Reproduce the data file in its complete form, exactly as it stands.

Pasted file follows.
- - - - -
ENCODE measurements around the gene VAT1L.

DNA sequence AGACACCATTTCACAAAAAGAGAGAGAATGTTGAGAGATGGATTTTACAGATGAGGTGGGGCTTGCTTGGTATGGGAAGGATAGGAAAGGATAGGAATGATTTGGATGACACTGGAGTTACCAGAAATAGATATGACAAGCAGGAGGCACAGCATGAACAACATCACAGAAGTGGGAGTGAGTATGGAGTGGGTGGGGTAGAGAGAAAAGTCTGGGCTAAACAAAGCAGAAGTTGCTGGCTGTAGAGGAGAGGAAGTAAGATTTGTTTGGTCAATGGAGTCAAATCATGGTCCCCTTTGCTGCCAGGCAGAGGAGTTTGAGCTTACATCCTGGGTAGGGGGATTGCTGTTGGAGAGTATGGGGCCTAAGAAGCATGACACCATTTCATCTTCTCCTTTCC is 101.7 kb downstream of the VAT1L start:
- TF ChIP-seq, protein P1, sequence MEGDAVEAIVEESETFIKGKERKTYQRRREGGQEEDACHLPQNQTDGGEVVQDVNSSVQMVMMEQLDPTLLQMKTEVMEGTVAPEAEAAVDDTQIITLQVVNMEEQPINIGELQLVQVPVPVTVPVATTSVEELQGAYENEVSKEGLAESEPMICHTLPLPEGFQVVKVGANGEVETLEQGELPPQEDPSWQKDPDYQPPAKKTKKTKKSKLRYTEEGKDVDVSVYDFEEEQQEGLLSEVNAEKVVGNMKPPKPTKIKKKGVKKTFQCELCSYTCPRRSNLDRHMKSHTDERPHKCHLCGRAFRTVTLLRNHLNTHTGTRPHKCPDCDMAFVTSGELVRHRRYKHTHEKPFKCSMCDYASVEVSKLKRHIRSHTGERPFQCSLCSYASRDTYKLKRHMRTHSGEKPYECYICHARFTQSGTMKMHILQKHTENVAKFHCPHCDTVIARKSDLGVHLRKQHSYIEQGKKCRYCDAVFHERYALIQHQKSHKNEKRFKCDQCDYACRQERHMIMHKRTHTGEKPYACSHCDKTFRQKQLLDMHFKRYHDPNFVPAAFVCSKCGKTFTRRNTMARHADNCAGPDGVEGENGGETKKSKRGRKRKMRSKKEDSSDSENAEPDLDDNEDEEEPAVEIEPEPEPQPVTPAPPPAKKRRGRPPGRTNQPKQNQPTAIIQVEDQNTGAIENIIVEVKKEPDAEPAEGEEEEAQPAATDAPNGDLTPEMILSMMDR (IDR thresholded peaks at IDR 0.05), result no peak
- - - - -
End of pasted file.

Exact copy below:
ENCODE measurements around the gene VAT1L.

DNA sequence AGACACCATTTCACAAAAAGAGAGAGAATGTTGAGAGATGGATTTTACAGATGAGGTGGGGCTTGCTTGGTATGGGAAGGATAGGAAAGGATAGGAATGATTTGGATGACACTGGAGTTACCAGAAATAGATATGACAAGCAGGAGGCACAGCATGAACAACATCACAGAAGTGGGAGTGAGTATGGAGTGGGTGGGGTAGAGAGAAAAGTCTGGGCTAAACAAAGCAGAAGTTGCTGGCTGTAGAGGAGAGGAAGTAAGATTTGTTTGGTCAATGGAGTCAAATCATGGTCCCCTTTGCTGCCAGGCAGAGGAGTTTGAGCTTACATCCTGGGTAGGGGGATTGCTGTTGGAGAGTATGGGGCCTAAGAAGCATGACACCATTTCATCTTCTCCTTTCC is 101.7 kb downstream of the VAT1L start:
- TF ChIP-seq, protein P1, sequence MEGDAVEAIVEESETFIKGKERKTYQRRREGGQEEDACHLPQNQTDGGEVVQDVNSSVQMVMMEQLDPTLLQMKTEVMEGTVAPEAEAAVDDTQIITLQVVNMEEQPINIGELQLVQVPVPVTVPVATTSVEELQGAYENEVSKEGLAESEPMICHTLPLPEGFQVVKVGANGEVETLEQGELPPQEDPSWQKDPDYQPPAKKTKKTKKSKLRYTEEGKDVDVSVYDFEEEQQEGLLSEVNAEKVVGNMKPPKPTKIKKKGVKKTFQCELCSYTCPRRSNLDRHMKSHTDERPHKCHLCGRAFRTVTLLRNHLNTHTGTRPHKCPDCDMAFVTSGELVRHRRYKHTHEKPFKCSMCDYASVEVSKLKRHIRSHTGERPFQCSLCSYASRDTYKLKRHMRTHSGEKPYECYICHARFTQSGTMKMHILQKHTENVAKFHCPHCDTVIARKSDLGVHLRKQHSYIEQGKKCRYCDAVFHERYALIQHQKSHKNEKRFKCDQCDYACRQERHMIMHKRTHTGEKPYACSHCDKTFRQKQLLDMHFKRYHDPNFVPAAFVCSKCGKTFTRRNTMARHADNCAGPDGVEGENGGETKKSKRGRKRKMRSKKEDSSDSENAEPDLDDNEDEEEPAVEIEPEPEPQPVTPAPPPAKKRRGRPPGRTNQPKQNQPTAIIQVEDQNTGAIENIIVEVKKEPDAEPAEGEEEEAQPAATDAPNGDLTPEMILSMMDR (IDR thresholded peaks at IDR 0.05), result no peak